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Why Your Cabin Needs an Energy Audit

How can you scour the cabin for energy leaks without giving up valuable patio time? It’s simple – consult an energy auditor.



Chances are, you’d rather spend your weekends at the cabin kicking back on the patio with a cold beverage and mindfully soaking up the sunshine than contemplating how much the place’s energy bill cost last month. But cutting back on energy costs means you’ll have more money for fun stuff at the cabin, like the new badminton set you’ve been eyeing since last summer.

So how can you scour the cabin for energy leaks without giving up valuable patio time? It’s simple – consult an energy auditor. These professionals are certified to examine residences and assess how energy efficient they are. During a typical assessment, the energy auditor will look at the cabin’s exterior for leaks, check out the insulation (or lack thereof), look for gaps around holes for electrical wiring and fixtures, evaluate the furnace and ductwork, and perform a blower door test and a thermographic scan.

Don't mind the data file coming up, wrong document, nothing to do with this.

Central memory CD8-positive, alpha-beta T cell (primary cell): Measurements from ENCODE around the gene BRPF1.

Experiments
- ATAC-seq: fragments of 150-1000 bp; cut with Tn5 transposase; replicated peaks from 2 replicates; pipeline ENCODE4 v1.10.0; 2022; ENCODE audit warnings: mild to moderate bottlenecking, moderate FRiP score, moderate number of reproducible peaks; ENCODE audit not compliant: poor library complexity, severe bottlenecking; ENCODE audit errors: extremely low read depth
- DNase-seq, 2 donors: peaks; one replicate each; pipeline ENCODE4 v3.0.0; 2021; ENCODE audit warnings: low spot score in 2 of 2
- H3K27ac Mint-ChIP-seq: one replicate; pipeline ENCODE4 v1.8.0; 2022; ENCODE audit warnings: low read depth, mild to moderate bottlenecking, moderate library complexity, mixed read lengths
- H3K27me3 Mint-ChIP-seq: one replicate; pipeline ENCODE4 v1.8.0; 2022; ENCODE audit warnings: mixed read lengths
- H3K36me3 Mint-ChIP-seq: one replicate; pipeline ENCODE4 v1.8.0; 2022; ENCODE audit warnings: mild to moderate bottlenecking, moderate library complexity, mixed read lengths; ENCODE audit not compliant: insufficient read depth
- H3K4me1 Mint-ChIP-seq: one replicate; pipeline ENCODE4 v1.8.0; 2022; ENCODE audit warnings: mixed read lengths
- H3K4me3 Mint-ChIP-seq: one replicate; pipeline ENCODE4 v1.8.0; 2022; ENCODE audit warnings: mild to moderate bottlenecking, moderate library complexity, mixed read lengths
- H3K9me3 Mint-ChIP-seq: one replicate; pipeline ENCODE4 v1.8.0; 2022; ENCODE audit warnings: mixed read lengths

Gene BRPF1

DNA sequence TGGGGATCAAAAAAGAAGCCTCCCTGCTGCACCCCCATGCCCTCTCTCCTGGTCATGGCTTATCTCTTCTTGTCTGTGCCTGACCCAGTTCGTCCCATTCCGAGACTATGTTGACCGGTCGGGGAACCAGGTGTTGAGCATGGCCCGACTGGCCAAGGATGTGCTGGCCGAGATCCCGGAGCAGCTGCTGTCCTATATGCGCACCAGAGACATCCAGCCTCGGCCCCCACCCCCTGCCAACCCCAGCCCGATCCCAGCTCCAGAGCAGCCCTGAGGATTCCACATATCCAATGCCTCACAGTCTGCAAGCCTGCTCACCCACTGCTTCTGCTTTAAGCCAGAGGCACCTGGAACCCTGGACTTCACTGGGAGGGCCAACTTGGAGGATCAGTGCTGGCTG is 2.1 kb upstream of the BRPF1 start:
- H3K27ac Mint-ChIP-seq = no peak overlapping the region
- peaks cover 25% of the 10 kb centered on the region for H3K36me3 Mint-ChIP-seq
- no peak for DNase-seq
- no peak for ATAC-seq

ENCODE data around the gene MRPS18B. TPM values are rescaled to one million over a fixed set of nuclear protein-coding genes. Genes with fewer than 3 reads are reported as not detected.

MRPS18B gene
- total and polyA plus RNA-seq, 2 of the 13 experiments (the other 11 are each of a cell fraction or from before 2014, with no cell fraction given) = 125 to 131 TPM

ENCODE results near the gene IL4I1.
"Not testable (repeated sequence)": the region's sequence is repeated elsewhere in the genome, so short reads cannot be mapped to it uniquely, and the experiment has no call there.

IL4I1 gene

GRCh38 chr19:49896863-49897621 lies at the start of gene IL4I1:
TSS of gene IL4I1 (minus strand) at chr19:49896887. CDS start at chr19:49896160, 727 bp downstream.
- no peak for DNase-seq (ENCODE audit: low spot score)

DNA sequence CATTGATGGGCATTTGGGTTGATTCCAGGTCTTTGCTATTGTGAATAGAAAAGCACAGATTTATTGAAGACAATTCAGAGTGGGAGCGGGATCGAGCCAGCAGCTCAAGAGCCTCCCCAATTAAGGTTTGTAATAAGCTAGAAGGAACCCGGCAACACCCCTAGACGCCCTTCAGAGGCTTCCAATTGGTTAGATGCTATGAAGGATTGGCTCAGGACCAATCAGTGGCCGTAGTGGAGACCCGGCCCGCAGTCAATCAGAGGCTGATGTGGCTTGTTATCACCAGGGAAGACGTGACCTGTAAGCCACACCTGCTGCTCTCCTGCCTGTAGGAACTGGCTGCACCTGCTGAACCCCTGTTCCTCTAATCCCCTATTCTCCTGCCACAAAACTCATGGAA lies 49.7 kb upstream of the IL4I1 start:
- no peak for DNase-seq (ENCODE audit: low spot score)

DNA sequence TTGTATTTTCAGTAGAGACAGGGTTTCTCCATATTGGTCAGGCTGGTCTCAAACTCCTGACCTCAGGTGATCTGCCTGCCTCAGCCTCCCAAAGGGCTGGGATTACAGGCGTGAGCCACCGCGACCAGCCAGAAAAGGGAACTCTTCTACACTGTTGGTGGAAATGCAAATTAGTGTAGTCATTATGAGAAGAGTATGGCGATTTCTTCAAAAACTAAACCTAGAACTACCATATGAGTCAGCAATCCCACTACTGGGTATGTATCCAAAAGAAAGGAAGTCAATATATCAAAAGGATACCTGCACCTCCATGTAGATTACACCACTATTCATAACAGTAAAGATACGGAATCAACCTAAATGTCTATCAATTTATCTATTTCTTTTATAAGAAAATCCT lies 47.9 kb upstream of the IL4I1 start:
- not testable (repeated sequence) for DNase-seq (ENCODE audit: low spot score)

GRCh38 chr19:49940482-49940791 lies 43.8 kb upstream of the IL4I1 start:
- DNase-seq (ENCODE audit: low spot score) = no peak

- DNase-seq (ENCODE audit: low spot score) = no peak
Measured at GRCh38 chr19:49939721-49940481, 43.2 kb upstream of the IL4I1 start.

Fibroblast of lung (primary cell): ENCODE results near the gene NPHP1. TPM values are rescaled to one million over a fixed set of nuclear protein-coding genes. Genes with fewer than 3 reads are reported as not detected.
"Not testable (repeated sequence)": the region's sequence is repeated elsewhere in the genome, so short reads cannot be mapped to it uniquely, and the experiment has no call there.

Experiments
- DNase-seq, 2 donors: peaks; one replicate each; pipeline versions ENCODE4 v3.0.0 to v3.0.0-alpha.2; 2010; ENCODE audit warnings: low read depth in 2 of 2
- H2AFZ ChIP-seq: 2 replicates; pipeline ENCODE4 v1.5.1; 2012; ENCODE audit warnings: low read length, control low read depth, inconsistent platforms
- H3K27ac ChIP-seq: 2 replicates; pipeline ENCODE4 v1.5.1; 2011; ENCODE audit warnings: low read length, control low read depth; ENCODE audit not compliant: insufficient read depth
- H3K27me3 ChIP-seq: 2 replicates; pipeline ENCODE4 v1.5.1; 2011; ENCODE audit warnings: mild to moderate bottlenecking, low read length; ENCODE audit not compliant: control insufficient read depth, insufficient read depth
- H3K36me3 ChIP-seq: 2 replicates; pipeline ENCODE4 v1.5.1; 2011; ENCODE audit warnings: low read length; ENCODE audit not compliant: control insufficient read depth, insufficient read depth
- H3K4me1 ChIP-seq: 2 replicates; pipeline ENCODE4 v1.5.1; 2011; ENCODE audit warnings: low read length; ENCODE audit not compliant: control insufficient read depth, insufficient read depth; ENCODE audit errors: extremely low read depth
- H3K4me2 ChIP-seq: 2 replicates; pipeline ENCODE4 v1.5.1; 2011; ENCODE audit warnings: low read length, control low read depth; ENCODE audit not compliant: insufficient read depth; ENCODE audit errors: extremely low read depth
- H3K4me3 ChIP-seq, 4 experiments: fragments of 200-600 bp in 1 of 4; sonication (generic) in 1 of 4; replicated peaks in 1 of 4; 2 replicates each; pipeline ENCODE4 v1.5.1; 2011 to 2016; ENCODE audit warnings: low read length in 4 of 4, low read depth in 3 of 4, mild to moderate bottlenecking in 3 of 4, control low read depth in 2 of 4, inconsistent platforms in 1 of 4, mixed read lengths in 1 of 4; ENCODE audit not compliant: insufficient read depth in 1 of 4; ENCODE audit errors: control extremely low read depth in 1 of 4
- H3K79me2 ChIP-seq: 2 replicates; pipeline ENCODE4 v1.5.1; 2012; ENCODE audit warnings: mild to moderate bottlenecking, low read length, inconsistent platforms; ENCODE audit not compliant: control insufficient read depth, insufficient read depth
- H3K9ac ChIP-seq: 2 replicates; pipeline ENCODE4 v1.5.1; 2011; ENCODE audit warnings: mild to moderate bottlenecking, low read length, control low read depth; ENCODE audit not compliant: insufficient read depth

See also DIY Energy-Saving Ideas for the Cabin

The blower door test lowers the pressure inside the cabin so the higher pressure outside air flows inside. The auditor can then detect air leaks to determine how airtight the cabin is. This test can also help you figure out the source of any moisture condensation problems. For the thermographic scan, the energy auditor uses an infrared camera to see hot and cold spots inside the cabin.

After your cabin gets its checkup, the energy auditor issues a report with specific recommendations to upgrade your cabin for maximum energy efficiency. It’s a great way to make sure your money is well spent on effective renovations.

To find an auditor in your area, look under “Energy” in the telephone directory. It’s also a good idea to ask your state’s energy office. Not only can they help you find an energy auditor, they’ll also be able to tell you about any incentive programs for homeowners who get energy audits. To find your state energy office, visit naseo.org/members-states.

SOURCES: energy.gov, energysavers.gov